Early puberty can set the stage for emotional and behavioral problems, and is linked to lower self-esteem, depression, eating disorders, alcohol use, earlier loss of virginity, more sexual partners and increased risk of sexually transmitted diseases. There is also evidence that suggests these girls are at increased risk of diabetes, heart disease weight gain and other cardiovascular diseases, as well as higher chance of estrogen-sensitive breast cancer.
It began with A List celebrities like Jennifer Aniston, the Beckham's and now it seems like this year's Olympics athletes have seen the appeal.
Several Team USA Olympians have been pictured with small, circular marks on their backs and shoulders, indicating that they subscribe to the healing technique called cupping/wet cupping/hijama.
The process dates back to Egyptian, Chinese, Middle Eastern and European cultures and works by applying cups to the skin along the meridians of the body, creating suction as a way of stimulating the flow of energy, toxins and In these athletes case excess uric acid. Some practitioners use glass cups which are safe if sterilised correctly and others use plastic one use disposable cups, as these prevent cross contamination..
Two damning studies on the effects of fluoride in our water have been released in the hope that people will wake up to this real problem.
Researchers at the University of Kent are the latest establishment to have studied this growing problem.
The extensive study involved them looking at data from nearly every single medical practice in England, and they found that fluoride may be increasing the risk for hypothyroidism, or an underactive thyroid, a condition in which the thyroid gland fails to produce enough hormones, resulting in symptoms such as fatigue, obesity and depression.The study, published in the Journal of Epidemiology and Community Health, included the largest population ever to be analysed in relation to fluoride consumption.
Please watch the following video if you own a phone or tablet:
By Dr. Mercola
Vitamin D research continues to impress upon us the importance of appropriate sun exposure as the ideal way to optimize your vitamin D levels.
Winter limits sun exposure for many up to six months of the year. During those times, your next best bet would be artificial UVB light, as UV ray exposure also appears to have health benefits above and beyond the production of vitamin D.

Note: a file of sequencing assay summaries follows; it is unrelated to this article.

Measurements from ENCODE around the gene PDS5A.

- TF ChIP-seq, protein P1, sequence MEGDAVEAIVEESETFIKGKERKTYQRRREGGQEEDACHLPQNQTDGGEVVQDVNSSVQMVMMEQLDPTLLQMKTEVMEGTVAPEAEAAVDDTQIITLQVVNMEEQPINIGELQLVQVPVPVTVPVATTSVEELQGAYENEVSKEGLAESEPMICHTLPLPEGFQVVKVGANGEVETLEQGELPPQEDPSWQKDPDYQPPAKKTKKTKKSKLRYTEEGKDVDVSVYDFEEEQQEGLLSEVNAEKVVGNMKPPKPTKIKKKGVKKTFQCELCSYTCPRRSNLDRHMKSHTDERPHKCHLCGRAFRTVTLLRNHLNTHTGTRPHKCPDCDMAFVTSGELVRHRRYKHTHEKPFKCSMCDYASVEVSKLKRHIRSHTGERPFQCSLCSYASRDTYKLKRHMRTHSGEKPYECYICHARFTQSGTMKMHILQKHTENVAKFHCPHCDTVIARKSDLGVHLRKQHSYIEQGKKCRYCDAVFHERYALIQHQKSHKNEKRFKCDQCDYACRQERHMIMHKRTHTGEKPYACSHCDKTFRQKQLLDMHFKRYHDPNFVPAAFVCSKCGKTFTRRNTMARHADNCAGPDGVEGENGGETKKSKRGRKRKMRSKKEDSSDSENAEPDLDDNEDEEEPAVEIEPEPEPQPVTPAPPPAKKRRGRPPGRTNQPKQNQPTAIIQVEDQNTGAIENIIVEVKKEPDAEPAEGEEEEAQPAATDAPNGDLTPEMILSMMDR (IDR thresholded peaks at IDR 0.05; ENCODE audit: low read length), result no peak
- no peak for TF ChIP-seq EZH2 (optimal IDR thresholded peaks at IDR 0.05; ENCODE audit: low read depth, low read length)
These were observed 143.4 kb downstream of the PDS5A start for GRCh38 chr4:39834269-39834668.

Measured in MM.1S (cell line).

One of the most damaging elements of standard tanning beds are the magnetic ballasts (which make that loud buzzing noise you hear in many tanning salons). If an electronic ballast is used, there are far less damaging EMFs, which provide most of the danger from tanning beds.
The other concern is related to the bulbs used, as some may contain only UVA light which is primarily responsible for the tan, but doesn't increase vitamin D levels. For much of the northern hemisphere, vitamin D production is not possible from the sun during the winter months. You must use artificial UVB light or obtain vitamin D from your diet during this time.
The benefits of UVB exposure from the sun or artificial light include but are not limited to the production of nitric oxide—a compound that lowers your blood pressure. Despite its name, vitamin D is not a vitamin. It’s actually a potent neuroregulatory steroidal hormone, which helps explain some of its health impacts.
It has become abundantly clear that vitamin D deficiency is a growing epidemic across the world and could be contributing to hundreds of common health problems. In fact, correcting your vitamin D deficiency may cut your risk of dying from any cause by 50 percent, according to one analysis.
If this sounds too incredible to be true, consider that vitamin D influences nearly 3,000 of your 24,000 genes. This occurs via vitamin D receptors, which can be found throughout your body, and should come as no great surprise given that humans evolved in the sun.
To read the rest of this article by Dr Mercola, please click here
Prescription painkiller Tramadol, taken by thousands of people every day, is claiming more lives than any other drug – including heroin and cocaine – according to Northern Ireland’s top pathologist.